I remember the cold on the night of November 22, 2014. The line to get in to Death By Audio was unusually long; it snaked around the block with people huddled together for warmth, invigorated by the collective hope that they’d have a chance to say goodbye. It was the beloved DIY space’s last night ever, and the Williamsburg waterfront wind had never felt more bitter, or more relevant. I watched this scene unfold again in the opening seconds of Goodnight Brooklyn, the film that documents Death By Audio’s final days, and it was like watching a reel of my own memories. I couldn’t escape the familiar faces of friends, or nostalgia for the many shows I attended there (some of which included bands I’ve since shared a stage with). I quickly realized that my story is a Death By Audio fairy tale — and it’s not the only one.
Goodnight Brooklyn, directed by Matthew Conboy, charts the entire seven-year history of 49 South 2nd Street, from its chaotic beginnings as a pedal-making studio and ad hoc art space to its blossoming as a successful underground music venue. But mostly, the film is about the people who made it all happen. Conboy was there from the very start, as were Jason Amos, Oliver Ackermann of A Place to Bury Strangers, and later, Edan Wilber, who started out working the door and eventually ended up running the place. “We were looking for a place to make as much noise as we wanted to,” Ackermann recalls. The name “Death By Audio” came from the pedal company, but if there’s anything I remember most clearly about my favorite spot to see music, it’s the sheer loudness of the place. (“This film should be played loud,” viewers are advised in the doc’s opening credits.)
Death By Audio wasn’t just home to the people who worked there, but also to the bands it welcomed with open arms: Thee Oh Sees, Protomartyr, Jeff the Brotherhood, Future Islands, Deerhoof, and Ty Segall were just some of DBA’s regular acts. The film’s vivid concert footage is transportive: The sense of community and camaraderie that Death By Audio fostered becomes, once again, entirely tangible.
“How can you claim to be a cultural entity and want to shut down these places?” Segall pleads around the film’s halfway mark. And yet that’s precisely how Death By Audio met its demise — in a cruel twist of fate, all thanks to a brand that had initially supported and heralded the space.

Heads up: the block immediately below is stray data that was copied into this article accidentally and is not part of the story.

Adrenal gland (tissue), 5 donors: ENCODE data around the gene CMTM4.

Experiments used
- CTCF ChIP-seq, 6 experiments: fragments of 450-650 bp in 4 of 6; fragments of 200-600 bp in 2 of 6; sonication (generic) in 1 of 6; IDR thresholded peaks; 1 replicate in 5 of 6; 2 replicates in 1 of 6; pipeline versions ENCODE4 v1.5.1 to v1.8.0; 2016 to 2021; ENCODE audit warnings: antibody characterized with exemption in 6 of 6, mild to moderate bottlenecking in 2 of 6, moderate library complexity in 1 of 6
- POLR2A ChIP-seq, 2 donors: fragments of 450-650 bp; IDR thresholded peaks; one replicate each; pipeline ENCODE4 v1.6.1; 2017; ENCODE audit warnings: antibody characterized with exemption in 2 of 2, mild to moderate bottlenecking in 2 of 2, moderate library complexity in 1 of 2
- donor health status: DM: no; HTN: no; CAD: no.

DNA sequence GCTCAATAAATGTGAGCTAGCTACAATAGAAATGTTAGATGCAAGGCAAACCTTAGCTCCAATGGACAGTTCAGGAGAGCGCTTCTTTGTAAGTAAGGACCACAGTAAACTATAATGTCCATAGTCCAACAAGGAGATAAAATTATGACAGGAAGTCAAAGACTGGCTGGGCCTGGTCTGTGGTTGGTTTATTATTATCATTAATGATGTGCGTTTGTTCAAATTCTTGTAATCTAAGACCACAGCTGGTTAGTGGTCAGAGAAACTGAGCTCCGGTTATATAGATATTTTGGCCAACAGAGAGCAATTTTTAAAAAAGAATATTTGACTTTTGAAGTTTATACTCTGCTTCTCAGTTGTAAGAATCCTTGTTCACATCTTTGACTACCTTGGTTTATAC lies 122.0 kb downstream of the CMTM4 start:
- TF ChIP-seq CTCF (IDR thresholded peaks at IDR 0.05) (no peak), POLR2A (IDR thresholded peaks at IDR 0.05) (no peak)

When Vice Media started buying up real estate in Williamsburg, no one, especially not Conboy, felt the need to panic. “It sounded like the perfect fit,” he shrugs in the film. In a 2013 article, Vice’s music site Noisey called Death By Audio “our favorite live music venue in Brooklyn.” Then Vice bought up the building that housed Death By Audio for its new headquarters, forcing the musicians to leave. In fall 2014, as the final run of shows began, “Fuck Vice” became a frequent slogan — it was scribbled onto walls, depicted in art, and realized fully as fans shredded their copies of Vice Magazine to bits.
The film’s most touching moment arrives as Edan Wilber recounts the friendships and memories he collected while living and working at Death By Audio. “I’m so much more wealthy in so many ways than those people will ever be,” he says, choking back tears. Ultimately, there’s far more joy than sadness to be found in the story of Death By Audio, and the many spaces like it. The notion of DIY — experiencing and creating art for yourself and your friends, without anyone else’s permission — continues to exist long after the places themselves are shut down. When a building is demolished, the values and ideas that flourished inside are passed on from artist to artist, friend to friend. The conversations around preserving DIY spaces feel even more important now after Oakland’s Ghost Ship fire, in which 36 people lost their lives. How do we safely support and sustain our artistic communities? We keep talking about them, for starters. We keep the discussion open, even when the doors around us close.
I remember the smell inside Death By Audio. The sounds, the sweat, the graffiti in the bathrooms, the ringing in our ears that lasted for days. Every space that meant something to someone leaves a legacy behind, and Goodnight Brooklyn is a reminder that art can exist anywhere, at any time. The film ends with a message: “Every great city has a space like DBA. If yours doesn’t, you should start one.” It's the sort of sentiment that finally gives the tale of Death By Audio a happy ending.
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